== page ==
UK company insolvencies have jumped 70%, from 11,261 to 19,191 in the last year according to Mazars, the international audit, tax and advisory firm.
Mazars said the figures come in the face of the highest interest rates in 13 years which have made businesses’ debts more expensive to service and has led to an even greater number of indebted businesses falling into insolvency.
Mazars added that if UK businesses hadn’t shifted so much of their borrowing to fixed rate loans, the financial impact on business as a whole would have been “even greater”. The firm revealed that it believes with interest rates rising for the fifth consecutive time in June, the economic outlook for business is “bleak”.
Mazars said that businesses are finding it “increasingly difficult” to refinance their debts at a competitive rate and the number of businesses that go into insolvency is expected to rise.
Businesses have suffered a double blow from inflation as their own operating costs are rising sharply and consumers are cutting back on spending, hitting businesses’ bottom line. Latest figures show UK inflation hit a 40 year high of 9% in April and this is expected to rise to more than 11% by October.
It revealed one sector which has been particularly badly hit is construction, which has seen 3,611 insolvencies in the past year, up 112% from 1,705 the year before as inflation in the cost of materials and energy have rendered many building projects increasingly unprofitable.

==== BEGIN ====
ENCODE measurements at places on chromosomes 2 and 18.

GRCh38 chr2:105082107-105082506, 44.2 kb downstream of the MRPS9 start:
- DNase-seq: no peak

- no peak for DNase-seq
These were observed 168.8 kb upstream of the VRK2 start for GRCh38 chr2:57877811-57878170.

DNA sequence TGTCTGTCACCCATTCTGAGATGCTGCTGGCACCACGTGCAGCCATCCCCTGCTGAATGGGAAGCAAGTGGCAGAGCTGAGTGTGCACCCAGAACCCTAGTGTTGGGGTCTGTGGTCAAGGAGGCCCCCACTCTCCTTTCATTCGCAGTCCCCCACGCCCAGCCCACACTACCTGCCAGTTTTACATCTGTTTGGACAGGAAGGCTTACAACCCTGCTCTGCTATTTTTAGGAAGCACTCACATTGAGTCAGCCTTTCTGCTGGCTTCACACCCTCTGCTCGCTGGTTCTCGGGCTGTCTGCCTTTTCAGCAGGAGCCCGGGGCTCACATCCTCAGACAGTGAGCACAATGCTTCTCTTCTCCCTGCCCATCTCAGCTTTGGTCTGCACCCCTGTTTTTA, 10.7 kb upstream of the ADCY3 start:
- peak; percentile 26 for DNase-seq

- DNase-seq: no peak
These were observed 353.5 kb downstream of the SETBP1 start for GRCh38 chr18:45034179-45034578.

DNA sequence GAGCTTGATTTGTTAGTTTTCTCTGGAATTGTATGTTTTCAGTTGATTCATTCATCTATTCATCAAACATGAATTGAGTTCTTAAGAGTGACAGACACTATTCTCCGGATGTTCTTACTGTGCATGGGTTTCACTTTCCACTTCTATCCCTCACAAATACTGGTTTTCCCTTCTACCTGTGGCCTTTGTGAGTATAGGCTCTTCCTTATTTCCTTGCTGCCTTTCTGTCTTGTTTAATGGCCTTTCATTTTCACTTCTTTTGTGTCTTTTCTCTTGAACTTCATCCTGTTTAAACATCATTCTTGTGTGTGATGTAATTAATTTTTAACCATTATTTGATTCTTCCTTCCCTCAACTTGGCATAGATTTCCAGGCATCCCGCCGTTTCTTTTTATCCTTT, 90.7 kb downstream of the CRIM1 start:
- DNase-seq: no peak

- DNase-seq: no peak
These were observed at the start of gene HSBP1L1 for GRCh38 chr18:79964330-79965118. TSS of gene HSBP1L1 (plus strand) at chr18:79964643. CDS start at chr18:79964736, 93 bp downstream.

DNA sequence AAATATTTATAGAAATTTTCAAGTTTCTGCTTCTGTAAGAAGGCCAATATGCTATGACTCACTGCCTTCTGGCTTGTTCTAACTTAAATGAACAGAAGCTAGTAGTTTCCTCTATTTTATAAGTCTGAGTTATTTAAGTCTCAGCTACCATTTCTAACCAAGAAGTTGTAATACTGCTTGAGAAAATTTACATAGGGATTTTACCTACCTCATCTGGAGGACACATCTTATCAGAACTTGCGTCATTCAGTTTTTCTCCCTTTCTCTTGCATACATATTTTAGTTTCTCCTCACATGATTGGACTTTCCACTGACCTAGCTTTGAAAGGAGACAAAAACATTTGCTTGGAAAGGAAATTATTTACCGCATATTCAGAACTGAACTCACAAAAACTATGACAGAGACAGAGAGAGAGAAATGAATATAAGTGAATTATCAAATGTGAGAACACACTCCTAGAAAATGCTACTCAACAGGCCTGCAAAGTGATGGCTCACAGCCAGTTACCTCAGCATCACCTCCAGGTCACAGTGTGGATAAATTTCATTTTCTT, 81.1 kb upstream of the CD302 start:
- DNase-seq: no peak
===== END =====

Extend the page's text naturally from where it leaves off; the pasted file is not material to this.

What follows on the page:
Rebecca Dacre, Mazars partner, said: “Businesses are fighting a losing battle against rising costs – with the added worry of falling consumer spending. With energy prices rising, businesses are being forced to increase their prices despite consumers feeling the pinch. Many businesses that were already struggling are now facing a real crisis.
“Price pressures are becoming more embedded as interest rates rise and the economy contracts. Whilst easing slightly from the peak in March, the latest insolvency figures will still cast greater uncertainty over businesses that are already facing a grim outlook.”
She added: “The financial support that the Government provided during the pandemic has been withdrawn, and the UK economy appears to be seeing some of the post-Covid wave of insolvencies that were feared. Sadly, the dismal outlook means more pain for businesses is likely.”